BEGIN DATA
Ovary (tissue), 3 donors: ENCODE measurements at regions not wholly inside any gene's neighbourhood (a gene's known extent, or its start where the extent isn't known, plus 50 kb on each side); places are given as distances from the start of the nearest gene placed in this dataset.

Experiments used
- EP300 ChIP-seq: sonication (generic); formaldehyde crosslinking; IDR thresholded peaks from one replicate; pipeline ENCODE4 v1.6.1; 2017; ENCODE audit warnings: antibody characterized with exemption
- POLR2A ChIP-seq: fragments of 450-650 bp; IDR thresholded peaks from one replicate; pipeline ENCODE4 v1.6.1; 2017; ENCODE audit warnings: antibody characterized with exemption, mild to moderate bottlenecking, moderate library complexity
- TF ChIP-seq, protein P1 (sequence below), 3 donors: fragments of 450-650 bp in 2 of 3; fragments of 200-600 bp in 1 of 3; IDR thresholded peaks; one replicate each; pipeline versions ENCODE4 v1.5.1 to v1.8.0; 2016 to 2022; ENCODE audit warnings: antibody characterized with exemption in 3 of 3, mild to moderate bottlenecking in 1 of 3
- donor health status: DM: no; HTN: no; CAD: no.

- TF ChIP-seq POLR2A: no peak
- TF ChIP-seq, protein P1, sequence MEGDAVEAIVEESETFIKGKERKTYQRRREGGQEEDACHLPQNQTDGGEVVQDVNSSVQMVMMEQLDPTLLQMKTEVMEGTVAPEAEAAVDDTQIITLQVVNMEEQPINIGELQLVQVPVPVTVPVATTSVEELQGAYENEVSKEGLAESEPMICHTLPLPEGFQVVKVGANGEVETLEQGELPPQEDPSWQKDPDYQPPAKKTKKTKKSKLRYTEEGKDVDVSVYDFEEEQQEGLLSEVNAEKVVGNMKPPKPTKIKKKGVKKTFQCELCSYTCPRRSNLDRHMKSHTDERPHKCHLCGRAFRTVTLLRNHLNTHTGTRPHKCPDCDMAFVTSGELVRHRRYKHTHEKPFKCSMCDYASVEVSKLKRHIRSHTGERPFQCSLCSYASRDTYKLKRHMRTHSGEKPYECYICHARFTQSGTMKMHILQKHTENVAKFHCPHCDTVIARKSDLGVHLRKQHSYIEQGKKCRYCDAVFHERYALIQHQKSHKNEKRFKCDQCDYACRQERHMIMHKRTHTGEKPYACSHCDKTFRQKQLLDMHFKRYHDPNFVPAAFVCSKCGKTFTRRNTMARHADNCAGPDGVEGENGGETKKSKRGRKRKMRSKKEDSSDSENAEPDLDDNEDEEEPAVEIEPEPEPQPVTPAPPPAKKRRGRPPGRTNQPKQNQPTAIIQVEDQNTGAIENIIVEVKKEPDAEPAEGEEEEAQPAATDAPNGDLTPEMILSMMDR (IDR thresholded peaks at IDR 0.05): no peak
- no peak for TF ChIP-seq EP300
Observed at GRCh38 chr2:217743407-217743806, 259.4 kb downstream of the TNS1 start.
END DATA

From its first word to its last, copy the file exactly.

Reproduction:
Ovary (tissue), 3 donors: ENCODE measurements at regions not wholly inside any gene's neighbourhood (a gene's known extent, or its start where the extent isn't known, plus 50 kb on each side); places are given as distances from the start of the nearest gene placed in this dataset.

Experiments used
- EP300 ChIP-seq: sonication (generic); formaldehyde crosslinking; IDR thresholded peaks from one replicate; pipeline ENCODE4 v1.6.1; 2017; ENCODE audit warnings: antibody characterized with exemption
- POLR2A ChIP-seq: fragments of 450-650 bp; IDR thresholded peaks from one replicate; pipeline ENCODE4 v1.6.1; 2017; ENCODE audit warnings: antibody characterized with exemption, mild to moderate bottlenecking, moderate library complexity
- TF ChIP-seq, protein P1 (sequence below), 3 donors: fragments of 450-650 bp in 2 of 3; fragments of 200-600 bp in 1 of 3; IDR thresholded peaks; one replicate each; pipeline versions ENCODE4 v1.5.1 to v1.8.0; 2016 to 2022; ENCODE audit warnings: antibody characterized with exemption in 3 of 3, mild to moderate bottlenecking in 1 of 3
- donor health status: DM: no; HTN: no; CAD: no.

- TF ChIP-seq POLR2A: no peak
- TF ChIP-seq, protein P1, sequence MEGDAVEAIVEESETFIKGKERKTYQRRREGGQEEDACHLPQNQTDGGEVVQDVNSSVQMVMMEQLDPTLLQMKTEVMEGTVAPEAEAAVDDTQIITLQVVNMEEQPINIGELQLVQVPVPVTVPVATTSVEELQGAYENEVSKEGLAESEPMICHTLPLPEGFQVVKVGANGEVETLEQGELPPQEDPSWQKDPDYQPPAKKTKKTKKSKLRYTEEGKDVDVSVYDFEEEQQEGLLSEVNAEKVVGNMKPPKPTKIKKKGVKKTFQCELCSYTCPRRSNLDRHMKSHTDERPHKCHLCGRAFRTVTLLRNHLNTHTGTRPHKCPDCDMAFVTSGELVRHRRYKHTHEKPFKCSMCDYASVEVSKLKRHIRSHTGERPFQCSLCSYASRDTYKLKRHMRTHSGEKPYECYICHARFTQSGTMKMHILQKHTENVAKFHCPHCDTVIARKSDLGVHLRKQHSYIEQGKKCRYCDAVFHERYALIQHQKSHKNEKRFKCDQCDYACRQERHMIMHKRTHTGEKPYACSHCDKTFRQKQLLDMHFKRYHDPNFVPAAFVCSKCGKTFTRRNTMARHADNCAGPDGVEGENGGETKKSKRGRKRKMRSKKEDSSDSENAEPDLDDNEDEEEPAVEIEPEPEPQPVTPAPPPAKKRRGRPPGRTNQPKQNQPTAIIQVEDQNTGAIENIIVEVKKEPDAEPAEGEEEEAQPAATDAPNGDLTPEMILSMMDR (IDR thresholded peaks at IDR 0.05): no peak
- no peak for TF ChIP-seq EP300
Observed at GRCh38 chr2:217743407-217743806, 259.4 kb downstream of the TNS1 start.